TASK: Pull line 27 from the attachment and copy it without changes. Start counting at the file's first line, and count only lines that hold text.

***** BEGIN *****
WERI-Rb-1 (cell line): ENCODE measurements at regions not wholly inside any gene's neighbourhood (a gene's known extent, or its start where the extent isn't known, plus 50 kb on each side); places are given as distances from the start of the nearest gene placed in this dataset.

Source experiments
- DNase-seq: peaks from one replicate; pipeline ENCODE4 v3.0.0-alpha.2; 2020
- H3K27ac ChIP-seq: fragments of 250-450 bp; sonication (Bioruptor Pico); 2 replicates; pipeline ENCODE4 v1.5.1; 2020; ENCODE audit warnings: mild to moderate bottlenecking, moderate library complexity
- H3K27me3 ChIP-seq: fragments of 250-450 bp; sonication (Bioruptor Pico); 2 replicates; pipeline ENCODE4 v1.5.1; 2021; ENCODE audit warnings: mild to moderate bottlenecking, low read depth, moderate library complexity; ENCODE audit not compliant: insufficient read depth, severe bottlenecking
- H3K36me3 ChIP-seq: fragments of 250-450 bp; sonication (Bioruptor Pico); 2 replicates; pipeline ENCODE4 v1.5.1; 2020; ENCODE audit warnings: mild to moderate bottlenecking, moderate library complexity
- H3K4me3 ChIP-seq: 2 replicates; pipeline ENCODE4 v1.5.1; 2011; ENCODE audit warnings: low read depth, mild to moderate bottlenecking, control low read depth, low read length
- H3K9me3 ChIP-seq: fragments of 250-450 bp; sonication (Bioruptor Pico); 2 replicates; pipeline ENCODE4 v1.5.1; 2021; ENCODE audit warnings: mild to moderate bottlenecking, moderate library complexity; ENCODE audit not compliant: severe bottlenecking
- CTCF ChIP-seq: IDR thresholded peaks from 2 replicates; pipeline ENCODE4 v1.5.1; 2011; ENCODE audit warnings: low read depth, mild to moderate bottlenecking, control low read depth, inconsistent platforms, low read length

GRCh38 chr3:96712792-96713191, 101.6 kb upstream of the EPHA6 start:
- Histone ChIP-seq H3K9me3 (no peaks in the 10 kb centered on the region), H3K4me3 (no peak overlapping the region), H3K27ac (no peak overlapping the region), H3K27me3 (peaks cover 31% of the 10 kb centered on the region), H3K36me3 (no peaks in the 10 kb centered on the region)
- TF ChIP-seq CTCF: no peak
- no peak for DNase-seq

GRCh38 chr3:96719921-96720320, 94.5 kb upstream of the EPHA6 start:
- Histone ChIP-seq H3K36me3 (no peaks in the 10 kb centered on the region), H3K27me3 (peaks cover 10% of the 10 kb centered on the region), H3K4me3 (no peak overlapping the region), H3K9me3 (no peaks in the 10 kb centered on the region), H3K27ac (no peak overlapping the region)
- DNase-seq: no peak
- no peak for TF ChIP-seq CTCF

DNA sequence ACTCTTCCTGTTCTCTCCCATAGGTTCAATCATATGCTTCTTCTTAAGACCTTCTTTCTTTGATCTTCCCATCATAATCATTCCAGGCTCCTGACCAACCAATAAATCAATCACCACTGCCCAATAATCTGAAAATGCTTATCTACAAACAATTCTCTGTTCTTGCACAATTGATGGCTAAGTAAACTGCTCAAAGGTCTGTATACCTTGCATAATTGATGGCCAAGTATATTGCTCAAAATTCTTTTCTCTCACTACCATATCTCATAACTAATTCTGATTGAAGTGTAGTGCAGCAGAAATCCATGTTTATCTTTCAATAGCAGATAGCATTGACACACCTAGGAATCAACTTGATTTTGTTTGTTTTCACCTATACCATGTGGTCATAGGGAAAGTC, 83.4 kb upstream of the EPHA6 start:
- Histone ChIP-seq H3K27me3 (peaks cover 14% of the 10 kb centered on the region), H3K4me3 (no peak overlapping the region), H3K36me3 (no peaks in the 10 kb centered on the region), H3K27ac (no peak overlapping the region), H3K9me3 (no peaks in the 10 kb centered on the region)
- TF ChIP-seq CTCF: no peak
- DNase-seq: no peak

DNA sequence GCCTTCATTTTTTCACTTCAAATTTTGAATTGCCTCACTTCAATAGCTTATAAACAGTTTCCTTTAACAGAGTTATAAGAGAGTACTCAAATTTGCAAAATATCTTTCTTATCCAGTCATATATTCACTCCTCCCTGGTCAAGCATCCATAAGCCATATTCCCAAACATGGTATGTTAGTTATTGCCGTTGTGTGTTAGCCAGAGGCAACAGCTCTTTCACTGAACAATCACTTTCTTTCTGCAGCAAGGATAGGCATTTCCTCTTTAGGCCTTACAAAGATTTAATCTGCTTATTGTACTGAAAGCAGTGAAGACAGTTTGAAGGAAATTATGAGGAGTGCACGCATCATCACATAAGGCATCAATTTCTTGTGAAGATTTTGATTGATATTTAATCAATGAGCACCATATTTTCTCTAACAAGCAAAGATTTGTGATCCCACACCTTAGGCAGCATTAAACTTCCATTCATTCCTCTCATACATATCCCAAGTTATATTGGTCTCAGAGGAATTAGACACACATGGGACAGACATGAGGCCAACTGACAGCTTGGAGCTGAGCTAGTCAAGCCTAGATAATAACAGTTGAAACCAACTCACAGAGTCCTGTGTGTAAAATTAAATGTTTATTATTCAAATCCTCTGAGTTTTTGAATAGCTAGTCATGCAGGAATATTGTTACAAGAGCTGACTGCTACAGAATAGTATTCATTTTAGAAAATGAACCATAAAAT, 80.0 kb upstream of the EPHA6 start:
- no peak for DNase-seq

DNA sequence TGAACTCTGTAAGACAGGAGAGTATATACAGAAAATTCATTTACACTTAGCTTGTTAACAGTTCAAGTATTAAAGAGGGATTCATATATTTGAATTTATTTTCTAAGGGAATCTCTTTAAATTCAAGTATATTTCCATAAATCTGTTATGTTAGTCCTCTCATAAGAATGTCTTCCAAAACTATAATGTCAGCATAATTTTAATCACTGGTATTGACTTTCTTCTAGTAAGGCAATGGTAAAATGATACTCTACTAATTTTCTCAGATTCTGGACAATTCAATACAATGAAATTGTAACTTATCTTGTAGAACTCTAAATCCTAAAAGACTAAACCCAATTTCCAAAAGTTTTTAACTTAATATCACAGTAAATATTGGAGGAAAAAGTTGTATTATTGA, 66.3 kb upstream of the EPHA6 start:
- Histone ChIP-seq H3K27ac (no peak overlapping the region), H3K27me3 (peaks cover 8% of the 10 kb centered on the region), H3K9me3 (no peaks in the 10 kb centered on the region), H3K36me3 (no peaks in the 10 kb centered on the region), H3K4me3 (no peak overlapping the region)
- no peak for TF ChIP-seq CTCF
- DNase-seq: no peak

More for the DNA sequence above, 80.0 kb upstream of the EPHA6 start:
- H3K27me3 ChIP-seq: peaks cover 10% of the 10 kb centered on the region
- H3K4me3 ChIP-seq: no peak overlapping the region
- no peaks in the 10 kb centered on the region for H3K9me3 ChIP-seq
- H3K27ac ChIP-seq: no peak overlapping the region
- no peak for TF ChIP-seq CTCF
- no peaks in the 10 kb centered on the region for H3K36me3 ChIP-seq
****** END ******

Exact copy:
- DNase-seq: no peak